"Such being the partial character of prevailing opinions, even when resting on a true foundation, every opinion which embodies somewhat of the portion of truth which the common opinion omits, ought to be considered precious, with whatever amount of error and confusion that truth may be blended. No sober judge of human affairs will feel bound to be indignant because those who force on our notice truths which we should otherwise have overlooked, overlook some of those which we see. Rather, he will think that so long as popular truth is one-sided, it is more desirable than otherwise that unpopular truth should have one-sided asserters too; such being usually the most energetic, and the most likely to compel reluctant attention to the fragment of wisdom which they proclaim as if it were the whole."

Tuesday, June 21, 2016

Ticket-Splitting in US Elections

Ticket-splitting refers to when a voter casts, say, a ballot for the presidential candidate from one party while also voting for a congressional candidate from another party. Obviously, a lot of factors about specific candidates and specific election will influence the extent of ticket-splitting. But at least in some broad sense, one can think of ticket-splitting as a willingness to consider candidates from both parties. Norm Ornstein, Tom Mann, and Michael Malbin offer some historical sense of the amount of ticket-splitting in some tables in their 2013 databook, Vital Statistics on Congress.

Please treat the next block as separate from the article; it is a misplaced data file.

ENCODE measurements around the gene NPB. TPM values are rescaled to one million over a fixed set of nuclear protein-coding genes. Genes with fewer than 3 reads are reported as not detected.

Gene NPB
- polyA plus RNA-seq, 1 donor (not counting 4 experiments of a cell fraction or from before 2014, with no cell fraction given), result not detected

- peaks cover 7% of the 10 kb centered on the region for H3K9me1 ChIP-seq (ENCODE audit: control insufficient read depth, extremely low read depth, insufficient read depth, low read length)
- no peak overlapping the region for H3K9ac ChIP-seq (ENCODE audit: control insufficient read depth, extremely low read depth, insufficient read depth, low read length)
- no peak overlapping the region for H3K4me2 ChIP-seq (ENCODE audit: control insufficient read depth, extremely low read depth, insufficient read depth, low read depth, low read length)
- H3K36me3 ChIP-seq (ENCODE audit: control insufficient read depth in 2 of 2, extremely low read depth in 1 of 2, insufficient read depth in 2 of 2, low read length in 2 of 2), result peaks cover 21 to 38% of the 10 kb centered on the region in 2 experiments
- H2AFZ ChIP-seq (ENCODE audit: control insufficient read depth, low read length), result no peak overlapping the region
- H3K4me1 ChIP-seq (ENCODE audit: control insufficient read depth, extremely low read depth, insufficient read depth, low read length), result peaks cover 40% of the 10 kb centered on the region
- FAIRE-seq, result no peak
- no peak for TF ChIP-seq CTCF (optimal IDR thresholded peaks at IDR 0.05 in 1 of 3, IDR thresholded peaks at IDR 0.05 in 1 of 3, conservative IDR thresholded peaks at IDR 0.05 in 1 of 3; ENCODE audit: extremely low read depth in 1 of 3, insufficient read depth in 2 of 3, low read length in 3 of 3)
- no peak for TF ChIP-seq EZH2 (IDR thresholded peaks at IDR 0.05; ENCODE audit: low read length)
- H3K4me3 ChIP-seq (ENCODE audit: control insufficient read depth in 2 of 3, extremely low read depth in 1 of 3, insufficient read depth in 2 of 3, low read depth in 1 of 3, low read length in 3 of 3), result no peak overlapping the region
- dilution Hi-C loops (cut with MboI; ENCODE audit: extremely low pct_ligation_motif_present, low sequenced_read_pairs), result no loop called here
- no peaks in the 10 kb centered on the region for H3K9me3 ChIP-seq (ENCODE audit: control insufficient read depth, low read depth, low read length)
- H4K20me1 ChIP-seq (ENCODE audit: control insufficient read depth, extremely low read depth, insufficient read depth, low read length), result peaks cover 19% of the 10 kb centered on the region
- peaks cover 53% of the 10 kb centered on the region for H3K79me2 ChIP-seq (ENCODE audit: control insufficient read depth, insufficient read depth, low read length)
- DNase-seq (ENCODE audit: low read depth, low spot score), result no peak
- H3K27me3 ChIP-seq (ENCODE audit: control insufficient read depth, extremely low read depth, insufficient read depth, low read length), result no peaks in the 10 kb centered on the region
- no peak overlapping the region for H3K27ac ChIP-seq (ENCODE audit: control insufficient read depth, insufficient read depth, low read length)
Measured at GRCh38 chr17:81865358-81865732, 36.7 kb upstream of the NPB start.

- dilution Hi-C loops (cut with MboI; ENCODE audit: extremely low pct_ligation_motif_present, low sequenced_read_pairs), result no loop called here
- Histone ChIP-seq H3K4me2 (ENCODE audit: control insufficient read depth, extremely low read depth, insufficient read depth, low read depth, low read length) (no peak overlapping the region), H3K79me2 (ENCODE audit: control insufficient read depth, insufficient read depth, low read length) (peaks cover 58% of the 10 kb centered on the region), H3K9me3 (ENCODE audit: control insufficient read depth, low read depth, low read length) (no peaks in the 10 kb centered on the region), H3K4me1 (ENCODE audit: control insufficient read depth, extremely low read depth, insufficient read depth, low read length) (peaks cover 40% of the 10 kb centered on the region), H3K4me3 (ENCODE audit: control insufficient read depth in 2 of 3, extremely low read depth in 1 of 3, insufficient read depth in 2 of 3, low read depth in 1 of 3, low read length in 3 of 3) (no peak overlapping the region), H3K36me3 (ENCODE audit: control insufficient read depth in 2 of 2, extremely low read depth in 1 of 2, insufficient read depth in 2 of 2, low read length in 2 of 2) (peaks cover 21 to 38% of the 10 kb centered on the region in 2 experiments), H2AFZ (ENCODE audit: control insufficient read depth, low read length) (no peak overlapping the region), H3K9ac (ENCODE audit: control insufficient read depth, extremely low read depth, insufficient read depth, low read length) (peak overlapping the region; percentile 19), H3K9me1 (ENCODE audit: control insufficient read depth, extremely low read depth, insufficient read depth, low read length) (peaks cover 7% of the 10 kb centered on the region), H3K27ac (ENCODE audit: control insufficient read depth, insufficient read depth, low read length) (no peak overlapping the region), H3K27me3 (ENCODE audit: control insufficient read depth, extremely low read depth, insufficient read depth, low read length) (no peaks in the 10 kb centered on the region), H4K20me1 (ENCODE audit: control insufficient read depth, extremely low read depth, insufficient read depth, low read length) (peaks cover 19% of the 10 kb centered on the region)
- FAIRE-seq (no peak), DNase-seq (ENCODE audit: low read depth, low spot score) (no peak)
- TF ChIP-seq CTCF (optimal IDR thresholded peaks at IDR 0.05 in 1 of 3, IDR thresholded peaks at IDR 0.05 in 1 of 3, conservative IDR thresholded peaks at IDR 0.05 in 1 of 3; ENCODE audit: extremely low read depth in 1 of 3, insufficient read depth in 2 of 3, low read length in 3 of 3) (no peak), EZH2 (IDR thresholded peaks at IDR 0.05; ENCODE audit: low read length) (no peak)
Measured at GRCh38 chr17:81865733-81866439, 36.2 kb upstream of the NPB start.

Here's a table showing the percentage of voters who cast a ballot for a presidential candidate from one party and a House of Representatives candidate from the other party for all presidential elections going back to 1900. What jumps out from the table?

1) The amount of ticket-splitting in 2012 was very low by historical standards. Not quite the lowest, because there was even less ticket-splitting in 1900 and 1904. But low. Moreover, the last four presidential elections going back to 2000 have had relatively low levels of ticket-splitting compared to other post-World War II elections.

2) The two years with the highest level of ticket-splitting were also years in which a presidential candidate won in a landslide. More or less by definition, winning by a landslide means picking up a lot of voters of the other party--but many of those voters presumably split their ticket and voted for a Congressman of their own party. Thus, the biggest years for ticket-splitting, according to this measure, were the Reagan wipeout in 1984, the Nixon landslide in 1972.